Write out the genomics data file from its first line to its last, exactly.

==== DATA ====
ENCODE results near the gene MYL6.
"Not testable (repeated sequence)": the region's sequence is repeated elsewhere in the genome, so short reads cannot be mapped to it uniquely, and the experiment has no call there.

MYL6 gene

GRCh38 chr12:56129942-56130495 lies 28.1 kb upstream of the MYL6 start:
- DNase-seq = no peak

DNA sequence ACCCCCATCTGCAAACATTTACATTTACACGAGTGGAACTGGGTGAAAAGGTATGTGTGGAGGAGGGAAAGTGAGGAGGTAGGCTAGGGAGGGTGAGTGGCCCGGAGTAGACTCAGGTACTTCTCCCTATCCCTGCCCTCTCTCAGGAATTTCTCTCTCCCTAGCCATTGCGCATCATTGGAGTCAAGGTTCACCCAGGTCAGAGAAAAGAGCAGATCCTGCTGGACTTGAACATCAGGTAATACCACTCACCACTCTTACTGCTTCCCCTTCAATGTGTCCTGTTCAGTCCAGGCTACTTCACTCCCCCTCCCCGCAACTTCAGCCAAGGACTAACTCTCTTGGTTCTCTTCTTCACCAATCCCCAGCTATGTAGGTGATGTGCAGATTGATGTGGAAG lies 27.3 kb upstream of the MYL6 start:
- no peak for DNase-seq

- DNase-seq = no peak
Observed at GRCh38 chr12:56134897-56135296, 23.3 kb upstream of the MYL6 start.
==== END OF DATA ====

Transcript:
ENCODE results near the gene MYL6.
"Not testable (repeated sequence)": the region's sequence is repeated elsewhere in the genome, so short reads cannot be mapped to it uniquely, and the experiment has no call there.

MYL6 gene

GRCh38 chr12:56129942-56130495 lies 28.1 kb upstream of the MYL6 start:
- DNase-seq = no peak

DNA sequence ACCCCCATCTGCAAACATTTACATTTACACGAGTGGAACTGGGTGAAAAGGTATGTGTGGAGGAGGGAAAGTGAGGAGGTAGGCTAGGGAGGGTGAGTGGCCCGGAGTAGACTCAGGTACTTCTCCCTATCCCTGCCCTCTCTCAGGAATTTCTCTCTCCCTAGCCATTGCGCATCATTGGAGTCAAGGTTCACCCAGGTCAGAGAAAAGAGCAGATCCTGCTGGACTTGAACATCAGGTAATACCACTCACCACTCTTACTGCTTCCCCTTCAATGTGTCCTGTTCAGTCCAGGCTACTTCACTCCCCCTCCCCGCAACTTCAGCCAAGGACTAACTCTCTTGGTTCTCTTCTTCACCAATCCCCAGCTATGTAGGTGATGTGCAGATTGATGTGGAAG lies 27.3 kb upstream of the MYL6 start:
- no peak for DNase-seq

- DNase-seq = no peak
Observed at GRCh38 chr12:56134897-56135296, 23.3 kb upstream of the MYL6 start.